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Marijuana doesn’t destroy neurons like deadly drug substrate methamphetamine neither it affects the neural connections in the brain like alcohol. However, cannabis strains have another effect on the brain of the user, and that underlines with ‘THC tolerance’.
According to neuronal studies, the ‘high’ of THC is dependent on the CB1 receptors in the nervous system. Initially, these receptors are very active. However, with continual use of marijuana, they become unresponsive and even high amount of THC can’t generate that ‘buzz’. This loss of potency of cannabis in people with excessive use is known as the development of THC tolerance. Let’s have a look at how tolerance develops in people with the excessive use of pot.
CB1 (Cannabinoid) receptors are present on brain cells. These neuronal receptors are activated once the consumed THC molecules bind with them to give the feeling of being stoned. After THC withers away, the activated CB1 receptors revert back to their normal state.
However, with the persistent administration of THC for days and weeks, the homeostasis kicks in. Homeostasis is a normal physiological phenomenon that happens whenever body senses some abnormal activity within. When the brain senses that CB1 receptors are activated for too long, it activates the process of homeostasis which basically tries to neutralize the increased activity of CB1 receptors by:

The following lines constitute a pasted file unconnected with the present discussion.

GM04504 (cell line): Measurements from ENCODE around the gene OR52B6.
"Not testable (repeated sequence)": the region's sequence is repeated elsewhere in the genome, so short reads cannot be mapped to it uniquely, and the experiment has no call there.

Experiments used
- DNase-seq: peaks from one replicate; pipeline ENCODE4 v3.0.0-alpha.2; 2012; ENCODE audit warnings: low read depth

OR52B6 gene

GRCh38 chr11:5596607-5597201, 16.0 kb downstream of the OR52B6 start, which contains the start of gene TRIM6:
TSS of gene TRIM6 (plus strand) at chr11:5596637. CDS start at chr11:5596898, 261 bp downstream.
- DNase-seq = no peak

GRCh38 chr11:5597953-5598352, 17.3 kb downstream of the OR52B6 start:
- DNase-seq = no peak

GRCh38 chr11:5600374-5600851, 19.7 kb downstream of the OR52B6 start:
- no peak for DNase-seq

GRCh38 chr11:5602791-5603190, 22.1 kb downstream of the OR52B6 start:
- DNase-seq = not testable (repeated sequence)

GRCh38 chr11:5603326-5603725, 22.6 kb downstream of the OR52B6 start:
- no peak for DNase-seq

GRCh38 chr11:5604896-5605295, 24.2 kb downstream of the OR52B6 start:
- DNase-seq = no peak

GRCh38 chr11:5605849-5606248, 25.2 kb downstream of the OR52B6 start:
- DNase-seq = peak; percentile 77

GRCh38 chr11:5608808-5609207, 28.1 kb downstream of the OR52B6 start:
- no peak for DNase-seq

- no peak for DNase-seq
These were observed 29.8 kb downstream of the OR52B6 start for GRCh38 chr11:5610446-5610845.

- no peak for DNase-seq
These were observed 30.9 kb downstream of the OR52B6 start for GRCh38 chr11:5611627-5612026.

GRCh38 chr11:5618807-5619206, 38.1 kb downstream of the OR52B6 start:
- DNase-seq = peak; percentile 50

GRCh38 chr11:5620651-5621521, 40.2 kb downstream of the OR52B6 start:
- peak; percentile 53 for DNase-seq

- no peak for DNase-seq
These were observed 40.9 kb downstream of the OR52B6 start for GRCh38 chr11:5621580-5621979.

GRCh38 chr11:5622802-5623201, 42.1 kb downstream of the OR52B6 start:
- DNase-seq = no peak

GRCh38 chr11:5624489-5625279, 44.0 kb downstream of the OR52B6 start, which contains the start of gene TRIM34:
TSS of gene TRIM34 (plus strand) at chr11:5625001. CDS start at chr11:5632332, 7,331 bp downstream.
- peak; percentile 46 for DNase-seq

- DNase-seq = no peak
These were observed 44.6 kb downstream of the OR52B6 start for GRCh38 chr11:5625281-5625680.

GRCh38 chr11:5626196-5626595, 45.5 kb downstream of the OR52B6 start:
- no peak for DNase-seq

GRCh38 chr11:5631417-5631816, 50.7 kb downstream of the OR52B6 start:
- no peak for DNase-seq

- Deactivating them
- Dampening their activity
- Or by changing their genetic expression
It entails that you have to consume more amount of cannabis to get the initial high associated with it, and this phenomenon is called tolerance.
Tolerance Depends on Various Factors
Tolerance against THC doesn’t just develop by increasing the amount of dose. The previous history regarding the use of marijuana and your unique DNA mapping also play their part in setting the threshold for THC tolerance.
Cannabis Tolerance Disappears with Abstinence
Excessive use of any substance, even if it has many advantages, is not a good habit, and same is the case of marijuana strains. But if we compare the recovery time of excessive cannabis use with other drugs, then it is a fact that brain recovers quickly to its normal state during the period of abstinence.
Scientific studies also substantiate that the recovery from the effects of excessive cannabis use is quick. There is a research that analyzes the CB1 receptors of daily pot users with non-users. It has found out that people in the former lot experienced a reduced number of CB1 receptors. In addition, the study has also concluded that the daily cannabis users get back their original number of CB1 receptors after quitting the administration of THC for two weeks.
Nevertheless, recovering back to the normal tolerance levels are highlighted with the bouts of withdrawal. In comparisons to alcohol, which is toxic for liver and takes more toll on the brain function or methamphetamine-based drugs, where there is little to no chance of recovery to normal brain function, cannabis doesn’t appear as bad as it is projected by many quarters.
Marijuana stays in the news, and Alice is always ready to keep us updated. A world traveler and lover of freedom, Alice knows what is going on, no matter where she roams. She specializes in marijuana legalization stories across the globe, with up to date... [read more]